Relaunching AUCloud's documentation as an open source site.
Improving client experience using open source¤
It still surprises me that some enterprise software products do not provide their documentation openly on the internet. As a technologist, when evaluating technology products, whether open source or proprietary, having a robust understanding of the breadth and depth of documentation (and ease of access) is crucial.
AUCloud has recently relaunched it's documentation site as a static website, built from a GitHub repository. A number of the hyperscalers use a similar method for their documentation as:
- The open source documentation core allows users to propose changes to the documentation.
- Documentation hosted on GitHub becomes searchable within GitHub, embedding it within the workspace of developers.
AUCloud has taken this approach, and extended it to be based on a static-website generator:
mkdocs. Using static website generation provides us some clear advantages:
- The static website provides a lower-risk vehicle for hosting the documentation from a security point of view;
- Managing documentation 'as code' allows documentation to be easily integrated in the 'definition of done' in our agile development life cycle;
- This includes peer review processes implicit in code development platforms.
- The CI/CD process allows pre-flight checks to be integrated such as spell checking and link validation;
- We can build with and contribute back to the extended
mkdocsecosystem (such as
Material for mkdocs)
The result for AUCloud is an documentation site that is fast, easy to maintain, easily searchable and easily updatable.
Continuous Documentation Integration and Continuous Documentation Delivery (CDI/CDD)¤
Our DevOps workflows have to provide functionality for two scenarios:
- The external repository where:
- There is only one version of the website (the current
- External contributions, which are assumed to be "small" must be validated.
- A private repository where:
- AUCloud employees may need to stage larger contributions (e.g. for an upcoming product launch).
- Implicitly this implies providing previews of the staged version of the website.
We serve these from a common repository that is synchronized across our internal GitHub Enterprise Server, and the
github.com repository. On both of these platforms GitHub pages, is the mechanism for serving internal and external copies of the documentation site.
GitHub vs GitHub Enterprise Server
Our private repository is hosted on a GitHub Enterprise Server appliance, however, there is no reason why both the private and public repositories could not be hosted on github.com.
On the private repository individual contributors can build their own version of the documentation by simply pushing content to a branch.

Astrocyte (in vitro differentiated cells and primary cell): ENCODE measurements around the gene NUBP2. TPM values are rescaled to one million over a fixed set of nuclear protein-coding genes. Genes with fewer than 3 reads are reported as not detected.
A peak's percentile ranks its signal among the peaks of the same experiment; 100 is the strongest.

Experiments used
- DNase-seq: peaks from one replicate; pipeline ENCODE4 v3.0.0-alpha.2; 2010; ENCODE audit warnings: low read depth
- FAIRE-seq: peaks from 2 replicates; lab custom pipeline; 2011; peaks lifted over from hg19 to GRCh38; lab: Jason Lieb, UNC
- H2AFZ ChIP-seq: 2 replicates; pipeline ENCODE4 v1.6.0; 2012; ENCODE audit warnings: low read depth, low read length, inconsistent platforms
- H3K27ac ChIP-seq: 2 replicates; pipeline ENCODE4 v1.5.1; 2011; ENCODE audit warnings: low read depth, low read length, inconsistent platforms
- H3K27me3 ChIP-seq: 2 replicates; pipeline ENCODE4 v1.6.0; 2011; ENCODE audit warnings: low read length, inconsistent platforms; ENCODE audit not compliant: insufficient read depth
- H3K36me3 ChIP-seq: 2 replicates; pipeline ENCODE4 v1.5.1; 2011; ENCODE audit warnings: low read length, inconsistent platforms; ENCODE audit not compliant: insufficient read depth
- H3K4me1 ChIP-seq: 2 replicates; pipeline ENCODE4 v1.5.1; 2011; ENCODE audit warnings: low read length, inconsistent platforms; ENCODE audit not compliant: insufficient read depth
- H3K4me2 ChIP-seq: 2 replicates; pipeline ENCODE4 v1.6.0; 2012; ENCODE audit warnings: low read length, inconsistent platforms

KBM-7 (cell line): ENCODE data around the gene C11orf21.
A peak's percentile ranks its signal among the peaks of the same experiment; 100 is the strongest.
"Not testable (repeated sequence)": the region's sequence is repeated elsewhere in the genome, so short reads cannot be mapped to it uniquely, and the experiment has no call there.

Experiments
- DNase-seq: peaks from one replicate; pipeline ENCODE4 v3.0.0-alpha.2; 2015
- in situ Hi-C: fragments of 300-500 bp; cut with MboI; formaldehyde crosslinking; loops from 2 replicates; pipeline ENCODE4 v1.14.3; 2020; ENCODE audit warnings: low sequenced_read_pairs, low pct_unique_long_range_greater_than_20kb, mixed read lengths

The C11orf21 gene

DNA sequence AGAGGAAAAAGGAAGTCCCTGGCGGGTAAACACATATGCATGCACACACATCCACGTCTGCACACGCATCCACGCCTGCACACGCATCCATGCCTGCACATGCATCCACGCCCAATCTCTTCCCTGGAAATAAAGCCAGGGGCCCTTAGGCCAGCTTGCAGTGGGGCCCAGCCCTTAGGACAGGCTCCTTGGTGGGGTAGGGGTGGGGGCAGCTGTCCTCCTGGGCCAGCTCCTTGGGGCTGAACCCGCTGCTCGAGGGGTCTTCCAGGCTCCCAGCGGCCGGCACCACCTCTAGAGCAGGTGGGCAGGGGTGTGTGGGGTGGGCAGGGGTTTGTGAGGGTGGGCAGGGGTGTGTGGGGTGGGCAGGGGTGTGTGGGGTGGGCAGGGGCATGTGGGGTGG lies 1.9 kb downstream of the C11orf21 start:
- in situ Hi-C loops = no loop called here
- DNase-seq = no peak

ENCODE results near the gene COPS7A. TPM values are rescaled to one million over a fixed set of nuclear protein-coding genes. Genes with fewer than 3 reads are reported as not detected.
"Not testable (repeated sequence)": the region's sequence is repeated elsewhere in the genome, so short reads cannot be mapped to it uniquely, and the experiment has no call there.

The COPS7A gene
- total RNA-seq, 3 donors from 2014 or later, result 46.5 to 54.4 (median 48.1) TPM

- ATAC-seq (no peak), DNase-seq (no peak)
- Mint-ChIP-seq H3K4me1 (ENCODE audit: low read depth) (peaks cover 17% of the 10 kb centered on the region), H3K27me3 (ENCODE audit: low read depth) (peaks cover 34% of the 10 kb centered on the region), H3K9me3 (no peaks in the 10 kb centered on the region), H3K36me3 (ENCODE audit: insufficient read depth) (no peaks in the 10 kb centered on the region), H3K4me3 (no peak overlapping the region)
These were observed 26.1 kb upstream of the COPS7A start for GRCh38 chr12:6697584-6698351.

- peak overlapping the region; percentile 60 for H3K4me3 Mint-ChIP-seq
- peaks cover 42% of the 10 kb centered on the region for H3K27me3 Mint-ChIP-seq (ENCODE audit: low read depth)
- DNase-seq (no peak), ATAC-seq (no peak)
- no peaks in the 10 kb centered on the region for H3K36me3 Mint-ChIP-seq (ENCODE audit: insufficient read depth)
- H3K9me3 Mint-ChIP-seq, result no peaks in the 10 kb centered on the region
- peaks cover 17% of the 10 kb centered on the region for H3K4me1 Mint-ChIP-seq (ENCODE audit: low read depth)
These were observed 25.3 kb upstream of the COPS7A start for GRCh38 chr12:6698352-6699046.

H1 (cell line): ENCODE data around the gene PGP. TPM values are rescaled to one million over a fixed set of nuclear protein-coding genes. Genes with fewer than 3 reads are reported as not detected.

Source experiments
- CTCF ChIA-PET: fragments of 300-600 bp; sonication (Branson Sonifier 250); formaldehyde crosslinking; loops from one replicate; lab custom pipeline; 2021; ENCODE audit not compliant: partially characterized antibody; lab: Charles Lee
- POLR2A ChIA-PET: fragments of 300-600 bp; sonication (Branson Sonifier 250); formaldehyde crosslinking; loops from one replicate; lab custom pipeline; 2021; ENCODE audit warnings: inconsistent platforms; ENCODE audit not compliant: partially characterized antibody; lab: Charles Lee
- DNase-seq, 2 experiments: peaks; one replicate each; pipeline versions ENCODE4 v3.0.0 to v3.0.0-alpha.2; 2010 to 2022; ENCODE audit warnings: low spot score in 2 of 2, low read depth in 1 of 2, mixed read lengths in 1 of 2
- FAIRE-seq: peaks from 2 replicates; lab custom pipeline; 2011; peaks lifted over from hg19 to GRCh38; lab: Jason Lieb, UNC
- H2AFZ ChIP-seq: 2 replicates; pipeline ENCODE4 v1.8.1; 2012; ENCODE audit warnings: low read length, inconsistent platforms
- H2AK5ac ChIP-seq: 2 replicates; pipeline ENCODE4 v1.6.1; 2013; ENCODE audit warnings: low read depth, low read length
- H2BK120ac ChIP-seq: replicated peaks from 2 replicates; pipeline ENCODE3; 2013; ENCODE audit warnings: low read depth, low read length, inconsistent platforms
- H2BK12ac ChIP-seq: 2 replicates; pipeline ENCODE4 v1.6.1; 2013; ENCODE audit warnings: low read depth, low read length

mike, is a complementary tool to MkDocs and Material for MkDocs which provides versioning support. Typically mike is used to support multiple versions of software products. In this case, mike is used to generate a version of the website, per branch pushed to our private repository. On the public repository, this functionality is disabled.
Deletion of a branch automatically triggers cleanup up the branch build.
Pushing to the main branch on the private repository triggers a website release and a corresponding update on our public repository.
The result is that the website can be updated every 5-10 minutes. Currently the largest single time consumer in the build process is validation of external and internal links. While it's slightly slow, we believe it is necessary as it gives our teams early warning when external (or internal) parties are updating their documentation (and we should too!).
Two significant challenges were faced building these pipelines:
- Managing race conditions on the
- Bi-directional synchronization of git repositories.
Managing race conditions on the
One gap that we've observed since adopting github actions, is to be careful for introducing any race conditions / circular workflows.
Github actions does expose concurrency control mechanisms. However, when dealing with branch based builds of the website we needed
exactly once semantics for adding and removing the branch releases.
The challenge is you want to remove a branch based build, just as you are updating the release version of the website, and all of these are on the
Bi-directional synchronization of git repositories¤
Due to the multi-repository nature of the pipeline that has been built, the biggest issue is on state synchronization. Force-pushes can be used to mitigate most problems automatically, however, risk removing contribution history from external parties. Current approach taken requires a semi-automated process where pull requests from external contributors need to be merged twice: Once on the public repository; once on the private repository.
- Check out the github actions CICD workflows
- Read more about
Material for MkDocs
- Learn more about
mikefor versioning MkDocs
About the Author¤
Dr. Chris Butler is National Manager - IT Strategy and Productisation at AUCloud. Chris spends his time trying to build cloud native experiences for AUCloud clients and our engineers internally.